We spend a lot of time here talking about green energy and the need to divert our energy consumption from nonrenewable sources to more renewable solutions. We’ve gone over popular energy sources like solar and wind power, and figured out how they turn seemingly invisible energy into electricity that can power our homes, power our cars and power our apartment buildings.
When we look into these renewable resources, however, one major barrier sustainability engineers face is that, unlike gasoline, sunlight and wind cannot be generated on-demand. It’s hard for clean electricity to be stored in large quantities for use as needed in, say, a car, unlike a gasoline-powered car that can store the gasoline neatly inside until use.
The electricity that solar and wind power generates can run directly through power lines to homes, businesses and wherever else they are needed, but when there’s an excess of power generated, then that electricity has nowhere to go. There’s also no way to generate that electricity if the wind isn't blowing or the sun isn't shining, so finding a way to store that clean electricity for use later on would alleviate the need to rely on fossil fuels in the interim.
Essentially, fuel cells are a form of battery pack that can be used to store energy created by the electricity generated by renewable sources. That’s important to note, by the way, because the electricity itself isn't there already, but it does contain energy that can make electricity… if that makes sense. We’ll go into it more in a bit.
Let’s take a look at hydrogen fuel cells which are the most popular of fuel cells in the sustainability field.
How do hydrogen fuel cells work?
A hydrogen fuel cell starts with water, of all things. Water and electricity, actually.
Water is made of two hydrogen molecules and one oxygen molecule, with its chemical composition written down as H2O. When electricity is added to water, the electrically-charged current splits the oxygen molecules from the hydrogen ones, creating pure hydrogen gas and impure oxygen gas. In fact, you can test this process of electrolysis right at home with a glass of water, a battery and some paper clips.
Once separated from the oxygen, the hydrogen gas can be stored until future use in hydrogen fuel cells.
Now, the pretty cool thing about fuel cells is that they essentially reverse the process of electrolysis and produce electricity as a result. The cells intake hydrogen, remove the energy and add oxygen to create, you got it, water! And all that energy they removed? That goes to power your car, your phone, a lightbulb or whatever you’re using a fuel cell for, and the only emission byproduct is plain ol’ water, air and heat.
Pretty freaking nifty, if we do say so ourselves.
To boil it down a little more, we’ve got this handy diagram that shows how fairly simple this process is.
Hydrogen gas (H2) enters the first of a three-part chamber separated by negative and positive electrodes. As the gas passes through the negative electrode into the membrane between the electrodes, the hydrogen is split into electrons and protons. The electrons travel along the negative electrode to the positive electrode as an electric current, powering whatever is connected in between. Meanwhile the positively-powered protons travel through the membrane to hang out, play cards, grab a coffee or whatever it is protons do for fun these days.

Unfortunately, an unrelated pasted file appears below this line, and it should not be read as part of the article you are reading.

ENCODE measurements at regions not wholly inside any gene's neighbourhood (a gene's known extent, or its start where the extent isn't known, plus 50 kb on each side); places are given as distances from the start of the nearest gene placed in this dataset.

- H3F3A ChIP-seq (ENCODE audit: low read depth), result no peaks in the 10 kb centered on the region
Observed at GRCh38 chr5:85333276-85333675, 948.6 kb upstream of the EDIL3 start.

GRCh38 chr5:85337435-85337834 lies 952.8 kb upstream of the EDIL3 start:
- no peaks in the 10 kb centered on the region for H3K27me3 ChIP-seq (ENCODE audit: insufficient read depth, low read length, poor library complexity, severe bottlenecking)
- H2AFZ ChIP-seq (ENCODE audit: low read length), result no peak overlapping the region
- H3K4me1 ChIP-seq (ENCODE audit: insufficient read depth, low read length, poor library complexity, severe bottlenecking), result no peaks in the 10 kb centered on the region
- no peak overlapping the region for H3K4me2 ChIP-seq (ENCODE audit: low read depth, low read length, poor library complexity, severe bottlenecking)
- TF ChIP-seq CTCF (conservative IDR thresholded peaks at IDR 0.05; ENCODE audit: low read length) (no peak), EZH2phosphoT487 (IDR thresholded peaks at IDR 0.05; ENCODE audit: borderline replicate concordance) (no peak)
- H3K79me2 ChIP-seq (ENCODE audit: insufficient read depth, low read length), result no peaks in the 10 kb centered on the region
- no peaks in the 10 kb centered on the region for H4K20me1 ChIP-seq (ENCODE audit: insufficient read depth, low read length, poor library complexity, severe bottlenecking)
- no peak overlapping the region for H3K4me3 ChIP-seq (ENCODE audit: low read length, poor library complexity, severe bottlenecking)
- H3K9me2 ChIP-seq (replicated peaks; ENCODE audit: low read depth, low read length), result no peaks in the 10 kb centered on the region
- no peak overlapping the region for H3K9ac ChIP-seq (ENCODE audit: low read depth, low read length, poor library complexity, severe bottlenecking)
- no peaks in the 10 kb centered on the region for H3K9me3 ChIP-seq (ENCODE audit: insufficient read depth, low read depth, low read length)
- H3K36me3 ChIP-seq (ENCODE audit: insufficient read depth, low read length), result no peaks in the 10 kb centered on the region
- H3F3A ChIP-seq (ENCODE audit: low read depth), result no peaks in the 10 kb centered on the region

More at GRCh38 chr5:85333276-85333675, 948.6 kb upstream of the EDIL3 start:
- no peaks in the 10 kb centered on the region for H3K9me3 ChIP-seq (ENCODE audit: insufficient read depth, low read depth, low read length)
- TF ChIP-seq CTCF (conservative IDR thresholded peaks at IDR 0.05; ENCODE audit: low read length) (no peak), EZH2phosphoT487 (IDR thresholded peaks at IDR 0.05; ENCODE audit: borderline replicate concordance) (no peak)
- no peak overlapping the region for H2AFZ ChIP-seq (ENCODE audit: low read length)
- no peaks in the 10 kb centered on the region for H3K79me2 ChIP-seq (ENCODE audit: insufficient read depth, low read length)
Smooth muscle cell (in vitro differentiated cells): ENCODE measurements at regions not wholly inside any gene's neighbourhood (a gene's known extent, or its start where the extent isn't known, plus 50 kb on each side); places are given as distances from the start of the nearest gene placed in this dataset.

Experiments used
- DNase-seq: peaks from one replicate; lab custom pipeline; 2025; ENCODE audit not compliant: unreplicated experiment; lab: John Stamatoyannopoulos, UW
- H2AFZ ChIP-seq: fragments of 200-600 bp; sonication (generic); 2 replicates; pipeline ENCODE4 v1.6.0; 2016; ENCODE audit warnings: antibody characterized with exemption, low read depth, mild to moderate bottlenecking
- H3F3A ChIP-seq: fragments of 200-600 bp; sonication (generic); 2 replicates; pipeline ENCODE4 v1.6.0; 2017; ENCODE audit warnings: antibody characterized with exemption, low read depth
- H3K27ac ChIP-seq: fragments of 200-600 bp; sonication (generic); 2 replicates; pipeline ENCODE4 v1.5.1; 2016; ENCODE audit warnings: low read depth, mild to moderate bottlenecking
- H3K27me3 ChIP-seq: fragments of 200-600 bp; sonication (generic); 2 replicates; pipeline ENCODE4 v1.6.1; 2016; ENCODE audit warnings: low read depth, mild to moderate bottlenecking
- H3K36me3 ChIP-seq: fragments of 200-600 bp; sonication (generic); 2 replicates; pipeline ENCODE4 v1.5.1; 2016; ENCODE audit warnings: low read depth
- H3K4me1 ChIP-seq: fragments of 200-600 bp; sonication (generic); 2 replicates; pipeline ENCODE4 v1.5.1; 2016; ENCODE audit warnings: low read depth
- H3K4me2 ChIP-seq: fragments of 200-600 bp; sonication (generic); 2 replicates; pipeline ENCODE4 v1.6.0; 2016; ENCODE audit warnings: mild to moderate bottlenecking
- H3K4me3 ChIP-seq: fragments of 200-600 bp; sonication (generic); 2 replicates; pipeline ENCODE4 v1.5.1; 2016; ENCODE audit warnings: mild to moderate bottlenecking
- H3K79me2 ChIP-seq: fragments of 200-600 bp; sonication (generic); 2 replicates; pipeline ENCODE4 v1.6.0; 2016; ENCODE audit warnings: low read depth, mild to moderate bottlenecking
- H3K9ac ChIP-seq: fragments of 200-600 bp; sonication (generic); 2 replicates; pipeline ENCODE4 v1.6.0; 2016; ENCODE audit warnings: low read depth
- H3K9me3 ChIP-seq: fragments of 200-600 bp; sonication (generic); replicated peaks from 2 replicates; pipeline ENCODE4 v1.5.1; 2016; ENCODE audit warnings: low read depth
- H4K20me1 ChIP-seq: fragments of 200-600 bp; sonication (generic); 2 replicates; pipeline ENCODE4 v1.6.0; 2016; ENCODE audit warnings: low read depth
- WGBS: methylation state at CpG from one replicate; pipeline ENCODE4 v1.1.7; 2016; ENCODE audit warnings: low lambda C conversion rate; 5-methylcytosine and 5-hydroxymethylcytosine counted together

The electric current continues to the positive electrode, where they attract and join again with the hydrogen protons in the membrane. Oxygen is pumped into the third chamber and interacts with the hydrogen gas to form, you guessed it, water!
The water is pumped out of the fuel cell in order to allow more space for more fuel, and the process just continues until there is no more hydrogen gas to input.
Benefits of hydrogen fuel cells
Hydrogen fuel cells offer a clean and efficient energy source that, if powered with cleanly-generated electricity, can greatly reduce emissions during the energy gathering process.
For one, hydrogen is one of the most abundant elements in the universe and is easily and readily accessible in our atmosphere and water sources. It’s nontoxic and clean to work with, and if it’s manufactured using renewable energy sources like wind and solar, then there are very few greenhouse gasses or emissions released in its production and use.
Another benefit is that hydrogen-powered fuel cells can be extremely efficient, with anywhere from 35-70% of the total energy generated in the cell’s reactions able to be used. Some cells can also utilize the excess heat byproduct in boosting its power, bringing the total efficiency up to around 90%!
Uses for hydrogen fuel cells
Although not as popular as battery-powered electric vehicles, hydrogen electric vehicles are starting to make more of an appearance in major countries such as Great Britain, China, Italy and Japan. As of 2022, Germany is the world’s leader in terms of implementing hydrogen fuel cell technology in city infrastructure, utilizing the cells in its buses and trains in an effort to produce clean energy on a scale as yet unheard of.
The only drawback to this green technology is that it does require a massive infrastructure overhaul to support a city run entirely on sustainable power. Thankfully, though, this is a problem we can solve and one we can continue to work on throughout our lifetimes!
So, next time you see some battery-powered buses or hear about hydrogen fuel cell technology, you’ll have a better idea as to what sustainability engineers are developing for the future of clean energy!
Featured photo courtesy Pixabay/trinspotterflo
Graphic courtesy Wikimedia Commons/Mattuci